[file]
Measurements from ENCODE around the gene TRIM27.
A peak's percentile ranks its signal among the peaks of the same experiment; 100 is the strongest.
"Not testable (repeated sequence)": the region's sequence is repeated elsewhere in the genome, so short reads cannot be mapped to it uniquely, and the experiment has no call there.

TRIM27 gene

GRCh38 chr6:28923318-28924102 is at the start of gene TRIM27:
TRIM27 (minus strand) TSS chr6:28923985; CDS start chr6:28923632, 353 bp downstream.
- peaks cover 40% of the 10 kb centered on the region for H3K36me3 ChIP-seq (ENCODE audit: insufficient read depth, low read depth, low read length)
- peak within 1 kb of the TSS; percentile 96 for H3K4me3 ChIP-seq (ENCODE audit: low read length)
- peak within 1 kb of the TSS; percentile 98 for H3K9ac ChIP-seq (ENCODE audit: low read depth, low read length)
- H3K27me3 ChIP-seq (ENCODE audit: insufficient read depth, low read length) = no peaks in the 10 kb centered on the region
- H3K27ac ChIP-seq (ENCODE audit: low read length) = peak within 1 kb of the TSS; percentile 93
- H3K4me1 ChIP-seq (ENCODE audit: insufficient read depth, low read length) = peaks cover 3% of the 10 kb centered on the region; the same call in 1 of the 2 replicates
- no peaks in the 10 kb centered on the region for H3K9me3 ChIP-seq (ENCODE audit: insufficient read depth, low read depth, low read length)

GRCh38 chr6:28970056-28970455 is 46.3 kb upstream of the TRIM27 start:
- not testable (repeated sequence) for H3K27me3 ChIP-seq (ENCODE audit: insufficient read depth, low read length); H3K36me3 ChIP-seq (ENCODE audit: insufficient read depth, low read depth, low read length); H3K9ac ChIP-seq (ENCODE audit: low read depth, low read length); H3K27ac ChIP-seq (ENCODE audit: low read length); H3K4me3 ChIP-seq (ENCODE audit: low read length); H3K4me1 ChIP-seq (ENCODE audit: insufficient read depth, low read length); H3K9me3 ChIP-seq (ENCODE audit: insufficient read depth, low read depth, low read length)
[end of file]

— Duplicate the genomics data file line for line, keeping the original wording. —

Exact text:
Measurements from ENCODE around the gene TRIM27.
A peak's percentile ranks its signal among the peaks of the same experiment; 100 is the strongest.
"Not testable (repeated sequence)": the region's sequence is repeated elsewhere in the genome, so short reads cannot be mapped to it uniquely, and the experiment has no call there.

TRIM27 gene

GRCh38 chr6:28923318-28924102 is at the start of gene TRIM27:
TRIM27 (minus strand) TSS chr6:28923985; CDS start chr6:28923632, 353 bp downstream.
- peaks cover 40% of the 10 kb centered on the region for H3K36me3 ChIP-seq (ENCODE audit: insufficient read depth, low read depth, low read length)
- peak within 1 kb of the TSS; percentile 96 for H3K4me3 ChIP-seq (ENCODE audit: low read length)
- peak within 1 kb of the TSS; percentile 98 for H3K9ac ChIP-seq (ENCODE audit: low read depth, low read length)
- H3K27me3 ChIP-seq (ENCODE audit: insufficient read depth, low read length) = no peaks in the 10 kb centered on the region
- H3K27ac ChIP-seq (ENCODE audit: low read length) = peak within 1 kb of the TSS; percentile 93
- H3K4me1 ChIP-seq (ENCODE audit: insufficient read depth, low read length) = peaks cover 3% of the 10 kb centered on the region; the same call in 1 of the 2 replicates
- no peaks in the 10 kb centered on the region for H3K9me3 ChIP-seq (ENCODE audit: insufficient read depth, low read depth, low read length)

GRCh38 chr6:28970056-28970455 is 46.3 kb upstream of the TRIM27 start:
- not testable (repeated sequence) for H3K27me3 ChIP-seq (ENCODE audit: insufficient read depth, low read length); H3K36me3 ChIP-seq (ENCODE audit: insufficient read depth, low read depth, low read length); H3K9ac ChIP-seq (ENCODE audit: low read depth, low read length); H3K27ac ChIP-seq (ENCODE audit: low read length); H3K4me3 ChIP-seq (ENCODE audit: low read length); H3K4me1 ChIP-seq (ENCODE audit: insufficient read depth, low read length); H3K9me3 ChIP-seq (ENCODE audit: insufficient read depth, low read depth, low read length)